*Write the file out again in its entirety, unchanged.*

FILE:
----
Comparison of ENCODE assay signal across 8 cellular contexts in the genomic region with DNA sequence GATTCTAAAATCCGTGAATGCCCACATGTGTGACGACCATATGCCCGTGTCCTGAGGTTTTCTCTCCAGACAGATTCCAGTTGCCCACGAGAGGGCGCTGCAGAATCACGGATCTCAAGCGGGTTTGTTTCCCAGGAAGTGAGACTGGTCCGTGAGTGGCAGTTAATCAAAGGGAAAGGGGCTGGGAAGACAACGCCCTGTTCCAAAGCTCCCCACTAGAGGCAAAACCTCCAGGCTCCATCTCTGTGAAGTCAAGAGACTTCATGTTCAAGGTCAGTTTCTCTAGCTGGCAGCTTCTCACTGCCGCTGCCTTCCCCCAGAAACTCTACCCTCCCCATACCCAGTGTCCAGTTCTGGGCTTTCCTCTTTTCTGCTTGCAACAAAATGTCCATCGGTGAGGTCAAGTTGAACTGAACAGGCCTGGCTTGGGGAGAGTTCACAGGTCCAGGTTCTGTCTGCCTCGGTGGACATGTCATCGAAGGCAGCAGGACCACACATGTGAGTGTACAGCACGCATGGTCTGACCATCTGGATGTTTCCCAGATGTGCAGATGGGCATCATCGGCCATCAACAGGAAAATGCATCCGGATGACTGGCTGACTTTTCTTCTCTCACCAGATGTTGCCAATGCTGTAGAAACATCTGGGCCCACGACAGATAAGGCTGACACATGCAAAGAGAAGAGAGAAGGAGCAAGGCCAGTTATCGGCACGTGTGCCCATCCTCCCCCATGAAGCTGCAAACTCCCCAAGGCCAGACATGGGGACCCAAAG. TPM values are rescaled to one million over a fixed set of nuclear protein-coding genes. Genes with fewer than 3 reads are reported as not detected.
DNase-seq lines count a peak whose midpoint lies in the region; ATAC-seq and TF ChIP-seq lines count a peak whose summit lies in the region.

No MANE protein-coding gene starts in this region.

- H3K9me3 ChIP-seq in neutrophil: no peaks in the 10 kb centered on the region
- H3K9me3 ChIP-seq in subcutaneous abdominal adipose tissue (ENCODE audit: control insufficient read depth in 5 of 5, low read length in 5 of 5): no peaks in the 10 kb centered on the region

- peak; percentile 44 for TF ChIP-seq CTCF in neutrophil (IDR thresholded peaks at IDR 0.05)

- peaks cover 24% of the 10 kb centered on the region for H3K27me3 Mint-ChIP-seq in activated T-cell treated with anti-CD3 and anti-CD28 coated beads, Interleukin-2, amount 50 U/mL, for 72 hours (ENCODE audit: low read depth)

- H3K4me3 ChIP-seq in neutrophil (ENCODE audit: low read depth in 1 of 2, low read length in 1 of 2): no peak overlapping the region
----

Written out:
Comparison of ENCODE assay signal across 8 cellular contexts in the genomic region with DNA sequence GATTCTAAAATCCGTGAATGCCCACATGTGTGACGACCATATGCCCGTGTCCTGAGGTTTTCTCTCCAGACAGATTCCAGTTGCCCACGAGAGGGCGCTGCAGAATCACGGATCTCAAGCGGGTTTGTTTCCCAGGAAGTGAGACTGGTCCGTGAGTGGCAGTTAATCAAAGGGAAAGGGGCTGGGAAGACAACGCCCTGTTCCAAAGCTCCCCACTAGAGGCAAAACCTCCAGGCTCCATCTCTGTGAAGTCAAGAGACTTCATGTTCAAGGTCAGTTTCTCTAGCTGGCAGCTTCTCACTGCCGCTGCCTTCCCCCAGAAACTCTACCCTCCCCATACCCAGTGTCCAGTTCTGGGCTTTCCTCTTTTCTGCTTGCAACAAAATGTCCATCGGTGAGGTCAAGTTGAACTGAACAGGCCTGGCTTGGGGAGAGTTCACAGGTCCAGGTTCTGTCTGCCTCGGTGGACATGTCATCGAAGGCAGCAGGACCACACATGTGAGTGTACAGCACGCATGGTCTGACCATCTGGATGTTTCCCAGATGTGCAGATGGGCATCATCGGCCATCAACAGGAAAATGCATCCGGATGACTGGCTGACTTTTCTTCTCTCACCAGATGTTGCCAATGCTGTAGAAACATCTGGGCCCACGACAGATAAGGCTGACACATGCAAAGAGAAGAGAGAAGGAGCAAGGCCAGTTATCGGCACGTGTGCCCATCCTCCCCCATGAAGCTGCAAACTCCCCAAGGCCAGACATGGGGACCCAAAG. TPM values are rescaled to one million over a fixed set of nuclear protein-coding genes. Genes with fewer than 3 reads are reported as not detected.
DNase-seq lines count a peak whose midpoint lies in the region; ATAC-seq and TF ChIP-seq lines count a peak whose summit lies in the region.

No MANE protein-coding gene starts in this region.

- H3K9me3 ChIP-seq in neutrophil: no peaks in the 10 kb centered on the region
- H3K9me3 ChIP-seq in subcutaneous abdominal adipose tissue (ENCODE audit: control insufficient read depth in 5 of 5, low read length in 5 of 5): no peaks in the 10 kb centered on the region

- peak; percentile 44 for TF ChIP-seq CTCF in neutrophil (IDR thresholded peaks at IDR 0.05)

- peaks cover 24% of the 10 kb centered on the region for H3K27me3 Mint-ChIP-seq in activated T-cell treated with anti-CD3 and anti-CD28 coated beads, Interleukin-2, amount 50 U/mL, for 72 hours (ENCODE audit: low read depth)

- H3K4me3 ChIP-seq in neutrophil (ENCODE audit: low read depth in 1 of 2, low read length in 1 of 2): no peak overlapping the region